Fortunately there is a work around in ASP.NET MVC3 and its possible to create session-less controllers. Scott Guthrie talks about these here:

Announcing ASP.NET MVC 3 (Release Candidate 2)

I installed MVC3 RC2 and upgraded the project. Decorating the controller in question with [SessionState(SessionStateBehavior.Disabled)] solves the problem.

And of course typically I just found this in Stack Overflow a few minutes ago:

Asynchronous Controller is blocking requests in ASP.NET MVC through jQuery

share|improve this answer
    
Thanks for this. I was having the same exact problem. –  Nick Olsen Aug 17 '11 at 21:36
    
Thanks for the help with a tough bug! Is it just me or is this glaringly stupid default behavior? –  theycallmemorty Sep 24 '12 at 18:38
3  
Note that using [SessionState(SessionStateBehavior.Disabled)] may open security breach into your application, for instance access to private data in multiple simultaneous request, with this option you have no way to know is an user is logged, nor if a session is active, etc... If you need to access to the session you can use [SessionState(SessionStateBehavior.ReadOnly)], so you have still access to your session, though you can't edit it, but still may help in many cases. –  Gregoire D. Nov 13 '12 at 9:35
    
@GregoireD. - Thanks for the info about SessionStateBehavior.ReadOnly. I've a feeling I looked at that and that it still causes serialised access to your Session. The app uses Forms Authentication plus a cookie/db lookup combo to lock down access to that controller. The data returned from the controller itself isn't confidential, but we did take measures to prevent people fiddling out of idle curiosity. –  Kev Jan 11 '13 at 14:11
    
SessionStateBehaviour.ReadOnly seems to be working in my case, and still allows access to the Session. –  Miika L. Sep 17 '13 at 12:21

I was trying to reproduce this but was unable. Here's my test:

private static readonly Random _random = new Random();

public ActionResult Ajax()
{
    var startTime = DateTime.Now;
    Thread.Sleep(_random.Next(5000, 10000));
    return Json(new { 
        startTime = startTime.ToString("HH:mm:ss fff"),
        endTime = DateTime.Now.ToString("HH:mm:ss fff") 
    }, JsonRequestBehavior.AllowGet);
}

And the call:

<script type="text/javascript" src="/scripts/jquery-1.4.1.js"></script>
<script type="text/javascript">
    $(function () {
        for (var i = 0; i < 6; i++) {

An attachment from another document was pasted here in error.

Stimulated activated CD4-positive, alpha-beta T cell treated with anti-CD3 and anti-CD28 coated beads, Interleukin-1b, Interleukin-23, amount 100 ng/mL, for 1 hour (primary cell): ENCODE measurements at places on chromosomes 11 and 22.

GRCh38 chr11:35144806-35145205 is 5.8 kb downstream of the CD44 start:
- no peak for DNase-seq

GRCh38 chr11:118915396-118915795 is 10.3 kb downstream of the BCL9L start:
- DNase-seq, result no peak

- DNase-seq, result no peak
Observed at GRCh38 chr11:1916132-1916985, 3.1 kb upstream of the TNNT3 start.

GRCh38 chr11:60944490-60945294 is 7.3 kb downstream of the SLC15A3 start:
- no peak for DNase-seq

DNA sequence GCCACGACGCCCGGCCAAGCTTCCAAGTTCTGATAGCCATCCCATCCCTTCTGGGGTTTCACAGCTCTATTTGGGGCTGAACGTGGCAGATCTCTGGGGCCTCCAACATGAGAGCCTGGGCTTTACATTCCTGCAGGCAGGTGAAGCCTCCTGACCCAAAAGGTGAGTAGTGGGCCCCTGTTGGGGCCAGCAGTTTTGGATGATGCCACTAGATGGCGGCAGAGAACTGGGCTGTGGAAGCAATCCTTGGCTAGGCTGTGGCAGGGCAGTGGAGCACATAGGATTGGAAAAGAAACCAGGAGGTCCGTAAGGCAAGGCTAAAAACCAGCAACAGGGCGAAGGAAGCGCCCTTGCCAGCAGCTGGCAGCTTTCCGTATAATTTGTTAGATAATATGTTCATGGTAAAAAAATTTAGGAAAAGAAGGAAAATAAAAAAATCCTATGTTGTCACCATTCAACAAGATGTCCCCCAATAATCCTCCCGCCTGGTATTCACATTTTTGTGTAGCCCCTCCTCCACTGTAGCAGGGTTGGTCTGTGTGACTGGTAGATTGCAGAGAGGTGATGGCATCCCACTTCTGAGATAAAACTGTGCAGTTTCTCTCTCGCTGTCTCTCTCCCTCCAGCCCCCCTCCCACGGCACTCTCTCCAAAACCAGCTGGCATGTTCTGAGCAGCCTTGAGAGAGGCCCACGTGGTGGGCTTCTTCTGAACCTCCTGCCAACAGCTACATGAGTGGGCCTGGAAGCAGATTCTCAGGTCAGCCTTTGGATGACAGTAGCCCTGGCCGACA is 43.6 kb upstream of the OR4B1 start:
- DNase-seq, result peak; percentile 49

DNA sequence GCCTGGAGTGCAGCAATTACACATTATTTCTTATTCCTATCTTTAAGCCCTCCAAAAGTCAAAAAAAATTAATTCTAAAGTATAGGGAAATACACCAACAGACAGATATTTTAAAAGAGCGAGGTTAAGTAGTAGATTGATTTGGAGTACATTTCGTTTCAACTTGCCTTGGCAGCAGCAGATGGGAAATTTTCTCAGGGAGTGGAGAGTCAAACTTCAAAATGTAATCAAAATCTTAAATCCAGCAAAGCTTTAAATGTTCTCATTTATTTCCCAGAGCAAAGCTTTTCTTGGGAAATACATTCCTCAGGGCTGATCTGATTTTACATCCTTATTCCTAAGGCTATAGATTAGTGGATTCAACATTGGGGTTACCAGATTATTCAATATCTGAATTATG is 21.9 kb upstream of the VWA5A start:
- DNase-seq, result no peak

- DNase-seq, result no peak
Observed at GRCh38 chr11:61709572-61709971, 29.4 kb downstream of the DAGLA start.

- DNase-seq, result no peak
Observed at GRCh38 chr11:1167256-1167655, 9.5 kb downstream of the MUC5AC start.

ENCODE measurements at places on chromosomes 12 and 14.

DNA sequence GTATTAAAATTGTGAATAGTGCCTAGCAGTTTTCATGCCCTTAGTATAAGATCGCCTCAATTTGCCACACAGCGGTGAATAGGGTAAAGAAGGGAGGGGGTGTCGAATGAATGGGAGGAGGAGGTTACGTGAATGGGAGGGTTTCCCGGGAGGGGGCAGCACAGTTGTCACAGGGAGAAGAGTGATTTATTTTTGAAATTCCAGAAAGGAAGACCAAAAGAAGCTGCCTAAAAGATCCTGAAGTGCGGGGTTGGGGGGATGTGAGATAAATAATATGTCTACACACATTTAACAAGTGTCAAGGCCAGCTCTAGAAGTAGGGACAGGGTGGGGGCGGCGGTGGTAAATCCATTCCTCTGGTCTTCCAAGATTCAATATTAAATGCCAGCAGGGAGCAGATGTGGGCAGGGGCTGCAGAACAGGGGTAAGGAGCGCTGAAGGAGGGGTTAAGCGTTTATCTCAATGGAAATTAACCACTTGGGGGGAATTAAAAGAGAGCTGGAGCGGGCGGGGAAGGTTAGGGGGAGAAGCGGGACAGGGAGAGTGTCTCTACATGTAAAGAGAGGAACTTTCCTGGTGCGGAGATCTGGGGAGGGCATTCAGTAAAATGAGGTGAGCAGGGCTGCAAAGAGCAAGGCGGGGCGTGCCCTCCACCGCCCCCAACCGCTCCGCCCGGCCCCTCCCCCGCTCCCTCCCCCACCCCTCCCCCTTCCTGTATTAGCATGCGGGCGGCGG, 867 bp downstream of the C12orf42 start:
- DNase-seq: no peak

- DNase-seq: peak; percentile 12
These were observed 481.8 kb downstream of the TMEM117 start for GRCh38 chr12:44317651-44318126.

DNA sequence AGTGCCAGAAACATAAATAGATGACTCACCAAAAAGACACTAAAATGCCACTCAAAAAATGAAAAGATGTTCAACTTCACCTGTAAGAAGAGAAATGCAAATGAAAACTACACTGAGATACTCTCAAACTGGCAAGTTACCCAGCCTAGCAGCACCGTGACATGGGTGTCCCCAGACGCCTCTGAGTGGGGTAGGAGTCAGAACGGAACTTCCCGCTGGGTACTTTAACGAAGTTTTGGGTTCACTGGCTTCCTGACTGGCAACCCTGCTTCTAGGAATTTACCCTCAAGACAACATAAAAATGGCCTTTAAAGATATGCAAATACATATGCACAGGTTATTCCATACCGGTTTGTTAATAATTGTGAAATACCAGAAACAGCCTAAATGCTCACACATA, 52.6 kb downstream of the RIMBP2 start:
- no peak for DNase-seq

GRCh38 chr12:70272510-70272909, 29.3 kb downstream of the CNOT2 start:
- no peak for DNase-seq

$.getJSON('/home/ajax', function (result) {
                $('#result').append($('<div/>').html(
                    result.startTime + ' | ' + result.endTime
                ));
            });
        }
    });
</script>

<div id="result"></div>

And the results:

13:37:00 603 | 13:37:05 969
13:37:00 603 | 13:37:06 640
13:37:00 571 | 13:37:07 591
13:37:00 603 | 13:37:08 730
13:37:00 603 | 13:37:10 025
13:37:00 603 | 13:37:10 166

And the FireBug console:

alt text

As you can see the AJAX action is hit in parallel.


UPDATE:

It seems that in my initial tests the requests are indeed queued in FireFox 3.6.12 and Chrome 8.0.552.215 when using $.getJSON(). It works fine in IE8. My tests were performed with a ASP.NET MVC 2 project, VS2010, Cassini web server, Windows 7 x64 bit.

Now if I replace $.getJSON() with $.get() it works fine under all browsers. That leads me to believe that there is something with this $.getJSON() which might cause the requests to queue. Maybe someone more familiar with the internals of the jQuery framework would be able to shed more light on this matter.


UPDATE 2:

Try setting cache: false:

$.ajax({
    url: '/home/ajax', 
    cache: false,
    success: function (result) {
        $('#result').append($('<div/>').html(
            result.startTime + ' | ' + result.endTime
        ));
    }
});
share|improve this answer
    
thanks for experimenting....this is a complete bloody mystery :) –  Kev Dec 13 '10 at 12:50
1  
Out of interest, was this tried with cassini or IIS? –  Kev Dec 13 '10 at 12:52
    
@Kev, yes it's a bit strange. Could you try replacing $.getJSON() by $.get()? I tested this with Cassini. I don't have IIS installed and cannot verify. –  Darin Dimitrov Dec 13 '10 at 12:52
    
@darin - I tried $.getJSON() and went straight to $.ajax() and the results are the same. –  Kev Dec 13 '10 at 13:04
    
Running this sample in IE8 works fine for me. However in FF and Chrome the requests are not sent in parallel. I´m using cassini and VS2010. –  uvita Dec 13 '10 at 15:45